The Southwestern Historical Quarterly, Volume 92, July 1988 - April, 1989 Page: 323
The following text was automatically extracted from the image on this page using optical character recognition software:
Furnishing the Texas State Capitol
BONNIE ANN CAMPBELL*
There was rejoicing written on the face of every legis-
lator last night, and there was cause for such rejoic-
ing; for it was the event of a life-time to be allowed the
privilege of participating as a legislator in the chris-
tening of the grandest state house in the union ...
The empire state last night had placed upon it the
everlasting seal of state unity.1
GREAT FANFARE ACCOMPANIED THE OFFICIAL OPENING OF THE NEWLY
completed Capitol in May, 1888. Contemporary newspaper ac-
counts detailed the celebratory events-fireworks, drill exercises, a pa-
rade, and a grand ball. Glowing reports abounded, remarking upon
the grandeur and magnificence of the structure, "its vast proportions,
beautiful finish and skilled and artistic workmanship." No mention was
made however, of the interior furnishings-the draperies, carpeting,
and furniture. This was not due to oversight or lack of interest in such
details (indeed, many paragraphs were devoted merely to describing
the attire of various socialites at the ball). Interior descriptions were
lacking for quite a simple reason-no new interior furnishings were yet
in place to describe.!
* Bonnime Ann Campbell is the curator of the Texas Capitol, under the direction of the State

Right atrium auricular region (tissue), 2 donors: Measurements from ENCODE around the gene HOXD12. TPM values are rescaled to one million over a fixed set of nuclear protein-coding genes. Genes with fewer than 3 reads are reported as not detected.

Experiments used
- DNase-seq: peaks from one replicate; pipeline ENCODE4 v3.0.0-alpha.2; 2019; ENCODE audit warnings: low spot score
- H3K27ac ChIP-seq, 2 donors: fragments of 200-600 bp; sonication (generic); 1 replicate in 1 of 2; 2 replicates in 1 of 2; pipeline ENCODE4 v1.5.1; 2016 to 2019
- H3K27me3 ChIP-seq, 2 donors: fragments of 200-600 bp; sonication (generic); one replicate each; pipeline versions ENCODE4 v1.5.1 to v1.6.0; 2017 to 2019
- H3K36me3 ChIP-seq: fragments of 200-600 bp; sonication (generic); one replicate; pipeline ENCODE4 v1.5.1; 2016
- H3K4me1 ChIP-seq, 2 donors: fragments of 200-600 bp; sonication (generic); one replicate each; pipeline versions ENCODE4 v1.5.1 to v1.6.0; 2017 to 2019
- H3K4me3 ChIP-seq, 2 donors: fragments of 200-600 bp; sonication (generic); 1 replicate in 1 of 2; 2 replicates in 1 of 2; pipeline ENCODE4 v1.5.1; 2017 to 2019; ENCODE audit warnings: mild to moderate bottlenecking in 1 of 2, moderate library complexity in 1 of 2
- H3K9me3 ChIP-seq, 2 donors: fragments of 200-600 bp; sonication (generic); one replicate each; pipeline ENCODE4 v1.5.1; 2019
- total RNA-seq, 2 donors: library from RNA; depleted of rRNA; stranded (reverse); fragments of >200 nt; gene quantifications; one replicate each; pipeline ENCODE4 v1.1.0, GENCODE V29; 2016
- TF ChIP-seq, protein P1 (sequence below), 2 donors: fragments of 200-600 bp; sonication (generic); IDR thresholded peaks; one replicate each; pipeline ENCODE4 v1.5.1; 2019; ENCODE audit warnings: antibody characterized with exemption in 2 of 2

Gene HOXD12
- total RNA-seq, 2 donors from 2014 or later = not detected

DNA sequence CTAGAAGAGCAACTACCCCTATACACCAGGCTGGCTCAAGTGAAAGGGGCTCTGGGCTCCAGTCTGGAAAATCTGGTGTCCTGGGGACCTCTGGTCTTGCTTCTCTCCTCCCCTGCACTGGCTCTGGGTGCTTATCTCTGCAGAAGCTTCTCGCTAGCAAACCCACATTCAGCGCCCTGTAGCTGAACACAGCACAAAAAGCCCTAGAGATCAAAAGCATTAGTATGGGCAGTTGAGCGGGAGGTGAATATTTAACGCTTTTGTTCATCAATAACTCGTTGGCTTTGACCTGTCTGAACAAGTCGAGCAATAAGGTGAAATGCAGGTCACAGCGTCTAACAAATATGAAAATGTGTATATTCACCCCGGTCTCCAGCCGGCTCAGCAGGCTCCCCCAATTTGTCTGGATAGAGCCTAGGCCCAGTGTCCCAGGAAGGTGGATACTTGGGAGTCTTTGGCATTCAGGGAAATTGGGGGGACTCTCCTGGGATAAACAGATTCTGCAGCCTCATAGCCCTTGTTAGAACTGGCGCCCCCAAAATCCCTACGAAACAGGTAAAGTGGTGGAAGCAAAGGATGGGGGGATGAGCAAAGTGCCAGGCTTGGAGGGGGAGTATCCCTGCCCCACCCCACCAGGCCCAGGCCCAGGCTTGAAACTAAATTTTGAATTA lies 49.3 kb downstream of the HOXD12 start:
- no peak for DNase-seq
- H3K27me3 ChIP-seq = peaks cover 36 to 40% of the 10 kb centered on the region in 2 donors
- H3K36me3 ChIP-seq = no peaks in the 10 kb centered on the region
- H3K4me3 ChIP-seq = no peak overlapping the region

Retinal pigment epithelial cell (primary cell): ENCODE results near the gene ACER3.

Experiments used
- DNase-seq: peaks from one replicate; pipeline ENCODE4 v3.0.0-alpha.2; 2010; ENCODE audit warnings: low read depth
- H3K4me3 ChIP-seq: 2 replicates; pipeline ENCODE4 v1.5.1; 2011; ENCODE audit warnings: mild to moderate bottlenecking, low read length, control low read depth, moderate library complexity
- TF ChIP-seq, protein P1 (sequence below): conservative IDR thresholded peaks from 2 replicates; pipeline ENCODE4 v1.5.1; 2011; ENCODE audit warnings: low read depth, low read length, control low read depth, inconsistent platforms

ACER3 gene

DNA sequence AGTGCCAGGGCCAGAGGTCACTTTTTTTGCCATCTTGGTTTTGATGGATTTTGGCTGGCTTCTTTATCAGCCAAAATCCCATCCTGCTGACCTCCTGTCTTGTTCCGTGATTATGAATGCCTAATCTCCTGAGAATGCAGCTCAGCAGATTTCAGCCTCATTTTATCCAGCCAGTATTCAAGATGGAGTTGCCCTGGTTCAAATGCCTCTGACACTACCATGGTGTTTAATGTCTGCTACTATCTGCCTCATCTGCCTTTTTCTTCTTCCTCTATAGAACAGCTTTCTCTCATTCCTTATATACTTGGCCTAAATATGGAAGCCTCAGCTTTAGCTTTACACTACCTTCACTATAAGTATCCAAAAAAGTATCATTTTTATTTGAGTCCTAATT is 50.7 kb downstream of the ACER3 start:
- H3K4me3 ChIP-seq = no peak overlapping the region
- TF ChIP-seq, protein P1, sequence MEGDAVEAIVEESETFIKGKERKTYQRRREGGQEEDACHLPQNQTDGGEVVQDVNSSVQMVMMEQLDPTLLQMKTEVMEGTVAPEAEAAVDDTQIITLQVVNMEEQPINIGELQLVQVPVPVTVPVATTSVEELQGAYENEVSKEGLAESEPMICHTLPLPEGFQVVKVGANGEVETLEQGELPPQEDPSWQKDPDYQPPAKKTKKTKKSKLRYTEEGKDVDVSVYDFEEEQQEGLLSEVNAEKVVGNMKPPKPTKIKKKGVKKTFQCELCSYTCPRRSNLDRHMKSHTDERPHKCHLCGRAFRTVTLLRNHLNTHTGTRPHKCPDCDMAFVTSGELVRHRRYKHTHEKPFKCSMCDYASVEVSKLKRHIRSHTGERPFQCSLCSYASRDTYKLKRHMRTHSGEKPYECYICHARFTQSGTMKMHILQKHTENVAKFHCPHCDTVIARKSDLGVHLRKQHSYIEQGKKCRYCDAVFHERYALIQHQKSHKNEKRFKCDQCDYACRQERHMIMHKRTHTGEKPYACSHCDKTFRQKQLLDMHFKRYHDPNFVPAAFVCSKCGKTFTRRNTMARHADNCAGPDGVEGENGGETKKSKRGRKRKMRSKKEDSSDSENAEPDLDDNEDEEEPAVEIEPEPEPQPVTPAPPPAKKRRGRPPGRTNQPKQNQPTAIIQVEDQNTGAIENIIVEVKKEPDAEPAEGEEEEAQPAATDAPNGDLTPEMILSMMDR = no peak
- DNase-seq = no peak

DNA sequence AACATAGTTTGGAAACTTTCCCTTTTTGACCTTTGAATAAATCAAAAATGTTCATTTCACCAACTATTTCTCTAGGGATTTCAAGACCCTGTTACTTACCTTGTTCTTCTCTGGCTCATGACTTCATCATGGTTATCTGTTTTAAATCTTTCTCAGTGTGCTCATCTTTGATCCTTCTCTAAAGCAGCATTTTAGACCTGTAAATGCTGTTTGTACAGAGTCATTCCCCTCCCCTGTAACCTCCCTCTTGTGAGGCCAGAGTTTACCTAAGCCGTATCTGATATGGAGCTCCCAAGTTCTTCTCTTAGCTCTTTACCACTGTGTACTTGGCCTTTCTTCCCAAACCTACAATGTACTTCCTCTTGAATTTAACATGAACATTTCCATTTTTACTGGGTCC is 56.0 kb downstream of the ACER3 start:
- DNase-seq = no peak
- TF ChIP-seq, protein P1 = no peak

Preservation Board. Campbell was previously a curator at the California Capitol. The author
extends sincere appreciation and thanks to William Elton Green, capitol historian, for his re-
search, generous assistance, and advice in the preparation of this paper. She would also like to
thank Sharon Darling, author of Chicago Furniture. Art, Craft and Industry, for sharing her ex-
tensive research notes, which are on file at the Chicago Historical Society.
' Austin Daily Statesman, May i i, 1888.
2Ibid., Mar. 1, i 888. Fortunately, the House of Representatives chamber, where the formal
ceremonies occurred on May io, 1888, was not left barren. A resolution introduced by Repre-
sentative William M. Skinner on May 1i thanked Gus Wilke (Capitol contractor) for moving
the old House of Representatives chamber furniture from the temporary capitol into the new
chamber at his own expense. Journal of the House of Representatives of the Twentieth Legislature,
Extra Session, Begun and Held at Austin, Texas, Aprild 6, r888 (Austin: Hutchings Printing House,
Here’s what’s next.
This issue can be searched. Note: Results may vary based on the legibility of text within the document.
Citing and Sharing
Basic information for referencing this web page. We also provide extended guidance on usage rights, references, copying or embedding.
Reference the current page of this Periodical.
Texas State Historical Association. The Southwestern Historical Quarterly, Volume 92, July 1988 - April, 1989, periodical, 1989; Austin, Texas. (texashistory.unt.edu/ark:/67531/metapth101212/m1/361/?rotate=90: accessed April 24, 2017), University of North Texas Libraries, The Portal to Texas History, texashistory.unt.edu; crediting Texas State Historical Association.